9. My children are students at ICS after a nurturing private school environment and its dramatic closure, we were hesitant and concerned about the change. And although the transition was not without hiccups for my oldest, it has been the best move for all concerned. We are fortunate that both boys have for 2 years in a row had amazing teachers, who have worked hard with us to help our kids transition. It is an incredibly nurturing environment, with lots of options for extracurricular enrichment. It is a shame that their biggest fight consistently remains securing enough funding to support this amazing oasis. What has it done well my 9 year old transitioned from a gotta have this, and gotta have that to a 10 year old who wanted for his birthday donations to so that he could people become self-sustaining. We'd like to think he's the only one but that is pretty much a norm at the school. They are taught to look at history, to look at each other and to determine what matters most, the transformation has been incredible. Those who may not be native English speakers at first have other incredible talents to share soccer, drawing and art, music, food and stories that our kids would have not been exposed to at any other school to this degree. Thank you for this post - ICS teachers are working with their resource hands tied behind their backs, but their creative and educational resources fully unleashed. We have moved from focused on academics and testing (which is still important but not the pinnacle) to parents who are grateful, for the global teaching, the appreciation for self and your own gifts, and respect for others which to me will take them as far as their academic success. Thank you ICS teachers.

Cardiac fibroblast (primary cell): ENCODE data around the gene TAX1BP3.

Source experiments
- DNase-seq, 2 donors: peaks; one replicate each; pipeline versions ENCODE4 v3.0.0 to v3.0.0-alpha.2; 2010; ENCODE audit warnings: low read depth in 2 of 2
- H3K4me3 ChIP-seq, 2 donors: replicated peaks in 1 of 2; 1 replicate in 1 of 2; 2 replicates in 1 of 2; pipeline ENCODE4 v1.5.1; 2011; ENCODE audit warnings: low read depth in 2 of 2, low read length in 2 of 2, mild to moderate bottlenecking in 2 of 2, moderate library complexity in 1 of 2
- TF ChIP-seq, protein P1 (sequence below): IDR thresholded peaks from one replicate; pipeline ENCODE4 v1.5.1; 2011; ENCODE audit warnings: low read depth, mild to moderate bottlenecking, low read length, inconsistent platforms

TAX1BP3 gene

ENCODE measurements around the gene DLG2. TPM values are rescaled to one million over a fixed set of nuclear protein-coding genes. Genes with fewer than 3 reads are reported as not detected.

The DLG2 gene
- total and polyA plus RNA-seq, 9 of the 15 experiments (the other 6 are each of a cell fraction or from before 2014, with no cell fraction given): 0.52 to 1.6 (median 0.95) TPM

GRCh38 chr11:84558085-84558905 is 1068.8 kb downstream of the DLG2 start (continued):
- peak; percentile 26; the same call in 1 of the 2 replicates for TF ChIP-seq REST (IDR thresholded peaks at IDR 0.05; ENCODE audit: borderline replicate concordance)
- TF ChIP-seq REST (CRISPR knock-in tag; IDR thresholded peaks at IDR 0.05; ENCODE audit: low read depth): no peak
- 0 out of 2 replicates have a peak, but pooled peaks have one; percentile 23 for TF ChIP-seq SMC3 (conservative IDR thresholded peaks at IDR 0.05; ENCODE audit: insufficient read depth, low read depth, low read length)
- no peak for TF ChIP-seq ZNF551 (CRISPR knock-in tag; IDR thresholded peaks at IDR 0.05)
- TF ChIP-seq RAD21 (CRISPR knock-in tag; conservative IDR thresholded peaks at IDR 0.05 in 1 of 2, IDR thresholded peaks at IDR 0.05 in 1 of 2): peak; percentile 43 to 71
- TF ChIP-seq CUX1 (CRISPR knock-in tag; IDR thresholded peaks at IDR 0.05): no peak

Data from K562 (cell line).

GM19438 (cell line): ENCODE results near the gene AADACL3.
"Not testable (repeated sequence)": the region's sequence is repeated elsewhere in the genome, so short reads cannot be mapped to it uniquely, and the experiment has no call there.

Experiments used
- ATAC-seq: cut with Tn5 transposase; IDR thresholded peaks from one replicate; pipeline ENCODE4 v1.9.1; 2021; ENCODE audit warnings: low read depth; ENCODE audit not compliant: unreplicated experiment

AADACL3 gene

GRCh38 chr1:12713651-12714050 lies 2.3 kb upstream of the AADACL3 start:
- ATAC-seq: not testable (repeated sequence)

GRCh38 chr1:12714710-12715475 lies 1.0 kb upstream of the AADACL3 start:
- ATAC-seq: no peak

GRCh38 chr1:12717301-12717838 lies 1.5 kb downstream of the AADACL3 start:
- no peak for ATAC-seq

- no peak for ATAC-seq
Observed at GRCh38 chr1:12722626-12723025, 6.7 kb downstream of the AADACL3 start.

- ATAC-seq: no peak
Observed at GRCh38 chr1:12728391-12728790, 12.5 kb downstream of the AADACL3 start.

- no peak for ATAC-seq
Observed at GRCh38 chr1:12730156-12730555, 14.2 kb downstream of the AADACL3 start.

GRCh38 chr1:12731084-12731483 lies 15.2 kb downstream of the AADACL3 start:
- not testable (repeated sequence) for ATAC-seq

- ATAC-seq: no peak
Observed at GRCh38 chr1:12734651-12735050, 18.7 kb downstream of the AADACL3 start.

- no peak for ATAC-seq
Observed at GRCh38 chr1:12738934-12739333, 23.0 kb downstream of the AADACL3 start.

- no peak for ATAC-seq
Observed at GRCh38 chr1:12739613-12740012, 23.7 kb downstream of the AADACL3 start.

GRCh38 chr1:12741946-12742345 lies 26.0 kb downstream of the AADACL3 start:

10. Anonymous, thank you so much for commenting! I can't tell you how nice it is to hear from a parent about a school I have only seen through the lens of the documentary. Thanks for the perspective.

  11. I'm another American parent, a "savy" one with smart children. My son was in Drew's 5th grade class the year this was filmed(a year in which the school did not make AYP). My son has since graduated and earned a coveted spot in the district magnet arts school (as did his sister before him). This is a school that you must audition in two arts areas, get written recommendations and have top grades to get into. And they bounce back to the "home school" anyone that can't maintain a "B" average or is a behavior problem.